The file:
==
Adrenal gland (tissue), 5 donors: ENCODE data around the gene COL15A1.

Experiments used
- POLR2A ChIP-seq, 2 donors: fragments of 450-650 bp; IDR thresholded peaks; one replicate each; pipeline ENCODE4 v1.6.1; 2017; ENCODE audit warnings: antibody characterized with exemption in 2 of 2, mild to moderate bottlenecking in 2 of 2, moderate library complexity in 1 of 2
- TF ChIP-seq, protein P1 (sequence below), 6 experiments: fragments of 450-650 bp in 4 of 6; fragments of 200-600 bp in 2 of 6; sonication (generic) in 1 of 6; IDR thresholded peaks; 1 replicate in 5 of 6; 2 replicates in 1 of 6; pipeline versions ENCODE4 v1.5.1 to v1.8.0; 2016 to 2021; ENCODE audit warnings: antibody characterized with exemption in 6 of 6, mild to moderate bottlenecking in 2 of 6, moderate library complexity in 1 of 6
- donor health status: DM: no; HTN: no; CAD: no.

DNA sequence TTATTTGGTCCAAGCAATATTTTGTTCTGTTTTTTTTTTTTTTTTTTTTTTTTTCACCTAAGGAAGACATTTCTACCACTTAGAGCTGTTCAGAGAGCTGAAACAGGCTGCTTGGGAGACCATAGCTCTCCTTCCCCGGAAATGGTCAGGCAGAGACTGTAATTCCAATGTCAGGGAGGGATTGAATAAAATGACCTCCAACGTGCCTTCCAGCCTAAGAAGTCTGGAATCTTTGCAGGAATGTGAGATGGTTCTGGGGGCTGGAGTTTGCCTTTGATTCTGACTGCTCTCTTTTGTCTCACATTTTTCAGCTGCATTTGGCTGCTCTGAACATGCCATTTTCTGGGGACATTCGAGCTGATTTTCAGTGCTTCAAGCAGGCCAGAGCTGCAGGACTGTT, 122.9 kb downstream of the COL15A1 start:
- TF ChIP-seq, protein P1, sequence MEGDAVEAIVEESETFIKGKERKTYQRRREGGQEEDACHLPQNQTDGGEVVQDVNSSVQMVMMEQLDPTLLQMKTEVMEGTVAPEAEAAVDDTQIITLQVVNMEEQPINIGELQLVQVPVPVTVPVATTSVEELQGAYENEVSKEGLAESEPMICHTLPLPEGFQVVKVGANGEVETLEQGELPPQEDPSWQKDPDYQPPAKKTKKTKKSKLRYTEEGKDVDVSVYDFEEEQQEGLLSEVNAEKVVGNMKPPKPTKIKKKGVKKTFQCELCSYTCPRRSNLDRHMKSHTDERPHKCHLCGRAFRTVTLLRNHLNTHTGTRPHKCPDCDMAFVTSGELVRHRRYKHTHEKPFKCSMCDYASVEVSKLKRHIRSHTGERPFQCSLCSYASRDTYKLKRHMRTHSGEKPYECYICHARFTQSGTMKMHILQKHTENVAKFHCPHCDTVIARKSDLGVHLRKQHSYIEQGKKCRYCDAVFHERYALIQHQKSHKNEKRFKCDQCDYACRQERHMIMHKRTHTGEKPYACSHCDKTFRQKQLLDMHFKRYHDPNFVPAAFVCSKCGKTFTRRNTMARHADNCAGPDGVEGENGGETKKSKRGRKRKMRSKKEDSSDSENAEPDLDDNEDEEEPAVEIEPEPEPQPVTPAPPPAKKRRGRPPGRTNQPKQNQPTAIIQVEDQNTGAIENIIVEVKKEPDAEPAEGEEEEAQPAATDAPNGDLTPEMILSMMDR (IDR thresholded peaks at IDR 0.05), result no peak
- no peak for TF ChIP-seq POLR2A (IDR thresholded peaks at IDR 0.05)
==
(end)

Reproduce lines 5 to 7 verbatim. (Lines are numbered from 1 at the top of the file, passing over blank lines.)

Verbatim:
- donor health status: DM: no; HTN: no; CAD: no.

DNA sequence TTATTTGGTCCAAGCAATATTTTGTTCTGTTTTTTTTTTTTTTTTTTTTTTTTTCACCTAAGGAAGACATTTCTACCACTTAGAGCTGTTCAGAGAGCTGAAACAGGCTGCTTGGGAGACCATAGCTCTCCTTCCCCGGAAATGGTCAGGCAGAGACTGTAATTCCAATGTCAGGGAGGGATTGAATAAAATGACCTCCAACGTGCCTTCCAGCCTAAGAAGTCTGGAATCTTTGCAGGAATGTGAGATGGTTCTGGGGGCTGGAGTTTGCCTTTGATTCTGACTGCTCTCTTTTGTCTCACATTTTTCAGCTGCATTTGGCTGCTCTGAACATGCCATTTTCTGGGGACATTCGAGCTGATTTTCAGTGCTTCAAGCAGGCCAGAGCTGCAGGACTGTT, 122.9 kb downstream of the COL15A1 start:
- TF ChIP-seq, protein P1, sequence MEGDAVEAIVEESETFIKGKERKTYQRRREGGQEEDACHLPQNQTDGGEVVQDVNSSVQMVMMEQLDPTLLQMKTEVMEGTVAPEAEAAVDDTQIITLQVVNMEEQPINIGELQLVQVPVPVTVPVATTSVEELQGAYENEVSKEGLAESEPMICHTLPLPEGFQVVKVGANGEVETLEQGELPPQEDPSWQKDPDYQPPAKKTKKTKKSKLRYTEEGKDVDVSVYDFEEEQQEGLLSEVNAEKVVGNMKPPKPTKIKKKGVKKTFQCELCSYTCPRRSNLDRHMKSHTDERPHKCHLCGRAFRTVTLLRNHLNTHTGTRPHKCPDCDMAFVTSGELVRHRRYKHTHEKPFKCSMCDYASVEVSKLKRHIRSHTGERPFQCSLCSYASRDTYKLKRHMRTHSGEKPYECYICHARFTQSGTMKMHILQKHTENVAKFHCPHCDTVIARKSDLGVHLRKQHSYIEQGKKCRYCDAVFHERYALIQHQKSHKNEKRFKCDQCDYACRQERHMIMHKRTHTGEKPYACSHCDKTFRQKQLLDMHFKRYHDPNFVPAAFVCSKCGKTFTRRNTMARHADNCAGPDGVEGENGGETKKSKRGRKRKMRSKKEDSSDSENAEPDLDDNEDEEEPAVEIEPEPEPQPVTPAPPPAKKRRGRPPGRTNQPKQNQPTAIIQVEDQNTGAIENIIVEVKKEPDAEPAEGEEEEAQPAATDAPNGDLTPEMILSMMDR (IDR thresholded peaks at IDR 0.05), result no peak